Digital Currency Weekly Recap 5-1-2016
The New UK Treasury Action Plan to Regulate Exchanges
The UK Treasury’s new action plan for addressing money laundering and terrorist financing problems has been called the most meaningful change to these policies in the last ten years. It addresses not only traditional sources of funding for terrorists and criminal enterprises, but also includes the Treasury’s take on cryptocurrency technology. While the report notes that there is not actually a high level of illegal activity using digital currencies, the current plan is to include cryptocurrency exchanges within the scope of AML and anti-terrorist funding regulations.
UK Treasury to Exempt Digital Currency Wallets from AML Rules
In a move that will help digital currency wallet providers avoid burdensome regulations, the UK Treasury has declared that it will not try to apply anti-money laundering (AML) provisions to those companies. In a report released last week, the UK government’s plans for dealing with terrorist financing and money laundering concerns were addressed in detail. Part of that plan involves a decision to apply AML regulations to digital currency exchanges. Though some had wondered whether other services such as wallet providers would also be subject to those rules, this latest announcement seems to have put those concerns to rest – at least for now.
The Treasury justified its decision by nothing that “extending the perimeter of anti-money laundering regulations beyond digital currency exchange firms would not deliver any benefits in terms of mitigating money laundering and terrorist finance risk, and would place significant burdens on firms in this innovative and embryonic sector.” That explanation suggests that most other non-exchange digital currency companies could be free from those regulatory burdens as well.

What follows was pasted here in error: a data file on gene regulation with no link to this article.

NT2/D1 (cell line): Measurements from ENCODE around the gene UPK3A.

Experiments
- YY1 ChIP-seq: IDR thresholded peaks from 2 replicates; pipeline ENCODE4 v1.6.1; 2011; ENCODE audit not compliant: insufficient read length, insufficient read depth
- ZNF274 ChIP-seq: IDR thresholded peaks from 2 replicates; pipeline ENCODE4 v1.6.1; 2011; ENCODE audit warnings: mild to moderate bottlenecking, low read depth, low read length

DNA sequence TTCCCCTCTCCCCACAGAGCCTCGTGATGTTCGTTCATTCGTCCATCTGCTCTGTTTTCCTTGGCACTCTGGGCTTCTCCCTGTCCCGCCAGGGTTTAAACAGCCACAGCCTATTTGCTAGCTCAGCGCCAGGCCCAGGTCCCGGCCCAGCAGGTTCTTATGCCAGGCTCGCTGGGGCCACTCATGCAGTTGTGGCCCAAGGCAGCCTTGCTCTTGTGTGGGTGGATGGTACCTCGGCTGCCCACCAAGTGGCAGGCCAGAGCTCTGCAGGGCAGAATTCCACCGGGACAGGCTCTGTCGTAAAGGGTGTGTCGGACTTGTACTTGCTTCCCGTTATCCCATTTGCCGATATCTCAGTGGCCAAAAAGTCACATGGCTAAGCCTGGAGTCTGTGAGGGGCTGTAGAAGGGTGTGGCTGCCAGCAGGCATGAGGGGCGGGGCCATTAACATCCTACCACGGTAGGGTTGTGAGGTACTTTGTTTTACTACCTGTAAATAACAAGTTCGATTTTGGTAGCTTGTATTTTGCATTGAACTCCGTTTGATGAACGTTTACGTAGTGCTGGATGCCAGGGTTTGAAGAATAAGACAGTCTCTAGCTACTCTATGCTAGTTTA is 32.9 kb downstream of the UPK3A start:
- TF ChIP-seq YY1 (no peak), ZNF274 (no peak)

EU Vote Means Crypto Exchange AML Policy Closer to Reality
A committee vote in the European Parliament this week resulted in near-unanimous agreement to the adoption of a new report on digital currencies that could move Europe one step closer to applying anti-money laundering regulations to digital currency exchanges. Only one member of the committee voted against adoption. The vote now clears the way for the possible creation of a task force on digital currencies and a vote before the 751-member European Parliament.
Isle of Man Seeks Rules Tweak to Facilitate Cryptocurrency Gambling
In a move designed to prevent future regulatory hurdles for digital currency gambling, the Isle of Man’s Gambling Supervision Commission is seeking to alter the current definition for “the deposit of money” to be more inclusive of other forms of value exchange. While the Commission has acknowledged that there are no entities currently seeking to provide such gambling services on the Isle of Man, the government wants to ensure that its regulatory regime does not stand in the way of any potential innovation that might offer additional economic growth.
New Japanese Banking Legislation Would Equate Digital Currencies to Fiat Currency
The Japanese government has recently moved on a number of legislative proposals that would alter the status of digital currency within the nation – and this time, for the better. The approved bills would grant banking interests the power to recognize cryptocurrency for what it is: an asset with real value. That acknowledgment would pave the way for Japanese financial entities to more effectively pursue FinTech benefits, try out new innovations, and identify new solutions for their customers.